Near the Westhafen port in Berlin, the moving and storage company, Tolmien Umzüge, shuffles its massive inventory of shipping containers in and out of warehouses and lots controlled by computers. The tidy grounds and the bright yellow shipping containers bring a cheerful aspect to the industrial surroundings, but the focus of the operation is squarely on logistics and not the multitude of life histories contained in the shipping containers.
That changed one evening this June, when a group of 17 young artists re-purposed the business, transforming the containers into vessels for personal and communal history with art installations focused on memory. Their subjects were not the clients of Tolmien Umzüge, but the German-Jewish communities represented in the collections of Leo Baeck Institute. The moving company lot provided a poignant backdrop for an evening of art inspired by a history full of displacement, departures, and, in lucky instances, new beginnings.
For Gregor Schneider, the sculpture professor whose students staged the exhibition, the unusual venue was also a model – and not just a metaphorical one – for the work of an archive. “For me, this is a place where an archive could be stored, preserved, and displayed with a great amount of flexibility,” said Schneider, who is known for ambitious works like the “Totes Haus u r,” a convoluted nest of rooms within rooms in a Mönchengladbach tenement building.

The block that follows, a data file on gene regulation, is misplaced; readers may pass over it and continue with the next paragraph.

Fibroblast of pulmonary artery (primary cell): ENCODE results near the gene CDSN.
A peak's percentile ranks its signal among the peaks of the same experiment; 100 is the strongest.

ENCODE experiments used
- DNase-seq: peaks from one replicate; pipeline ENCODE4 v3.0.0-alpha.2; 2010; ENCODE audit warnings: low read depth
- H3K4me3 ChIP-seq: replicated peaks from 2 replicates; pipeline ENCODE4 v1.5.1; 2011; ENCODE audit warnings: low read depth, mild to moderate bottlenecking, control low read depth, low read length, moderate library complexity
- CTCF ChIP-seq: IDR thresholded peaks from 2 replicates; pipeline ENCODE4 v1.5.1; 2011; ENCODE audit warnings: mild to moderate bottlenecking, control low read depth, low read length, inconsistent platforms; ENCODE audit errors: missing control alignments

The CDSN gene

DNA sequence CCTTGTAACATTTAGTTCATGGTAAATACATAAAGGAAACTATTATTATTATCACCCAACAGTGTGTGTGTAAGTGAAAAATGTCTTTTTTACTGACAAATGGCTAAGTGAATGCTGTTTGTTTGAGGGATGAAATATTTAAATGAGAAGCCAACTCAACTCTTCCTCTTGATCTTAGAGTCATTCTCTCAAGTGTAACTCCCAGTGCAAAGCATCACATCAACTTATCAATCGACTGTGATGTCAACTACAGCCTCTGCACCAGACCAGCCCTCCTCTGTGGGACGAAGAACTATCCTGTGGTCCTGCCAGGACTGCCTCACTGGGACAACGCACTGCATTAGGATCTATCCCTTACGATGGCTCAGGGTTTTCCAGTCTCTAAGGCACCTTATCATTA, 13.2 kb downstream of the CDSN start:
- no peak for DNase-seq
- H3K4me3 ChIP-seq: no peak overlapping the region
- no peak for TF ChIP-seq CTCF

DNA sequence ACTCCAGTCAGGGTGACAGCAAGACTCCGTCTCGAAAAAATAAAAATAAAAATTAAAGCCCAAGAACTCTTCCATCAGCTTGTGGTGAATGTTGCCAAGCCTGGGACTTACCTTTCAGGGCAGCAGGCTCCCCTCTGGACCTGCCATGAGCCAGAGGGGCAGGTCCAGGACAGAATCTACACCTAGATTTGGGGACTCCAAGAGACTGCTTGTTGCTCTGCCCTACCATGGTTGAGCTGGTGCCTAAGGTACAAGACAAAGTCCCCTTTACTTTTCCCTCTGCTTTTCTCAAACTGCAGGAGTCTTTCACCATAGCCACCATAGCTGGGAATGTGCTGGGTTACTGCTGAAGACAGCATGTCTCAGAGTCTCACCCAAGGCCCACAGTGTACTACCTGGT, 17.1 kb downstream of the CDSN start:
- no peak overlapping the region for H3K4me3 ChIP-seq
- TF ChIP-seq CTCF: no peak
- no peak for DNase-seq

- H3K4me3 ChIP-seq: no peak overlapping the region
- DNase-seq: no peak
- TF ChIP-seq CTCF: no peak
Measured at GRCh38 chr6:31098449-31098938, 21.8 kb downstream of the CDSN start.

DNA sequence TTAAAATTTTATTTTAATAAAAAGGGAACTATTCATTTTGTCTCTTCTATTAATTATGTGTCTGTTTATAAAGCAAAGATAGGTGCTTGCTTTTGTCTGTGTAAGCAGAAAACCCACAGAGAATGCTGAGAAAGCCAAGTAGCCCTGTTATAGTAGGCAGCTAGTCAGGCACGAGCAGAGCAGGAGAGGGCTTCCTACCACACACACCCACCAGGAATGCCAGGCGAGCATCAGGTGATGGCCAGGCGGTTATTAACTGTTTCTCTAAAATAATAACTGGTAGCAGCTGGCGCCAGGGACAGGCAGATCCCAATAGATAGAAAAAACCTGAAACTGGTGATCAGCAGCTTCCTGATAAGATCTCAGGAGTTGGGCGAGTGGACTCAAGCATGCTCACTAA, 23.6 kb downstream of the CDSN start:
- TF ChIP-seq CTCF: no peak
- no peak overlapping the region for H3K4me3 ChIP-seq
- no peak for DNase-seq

“That means, it is a place where the Leo Baeck Institute Archive could be preserved and experienced in three-dimensions,” said Schneider.
The students in Schneider’s class at the Berlin University of the Arts who tackled that challenge responded with works that ranged from live recreations of banquet tableaus from photographs in LBI collections to abstract sculptural installations.
Kate Mulheron, whose “Wachsen im Container” installed sod on the floor a shipping container, likened the work of an archive to gardening. Another artist, Luca Vanello, who reduced a photograph into a tiny pile of powder and poured it into a single gelatin capsule, said his work explored the relationship between physical objects and memory.
This salon was the ninth event in a long-running cooperation between the University of the Arts and Leo Baeck Institute. The artists worked closely with archivists at a branch of LBI archives at the Jewish Museum in Berlin, where important LBI collections have been available to researchers since 2001.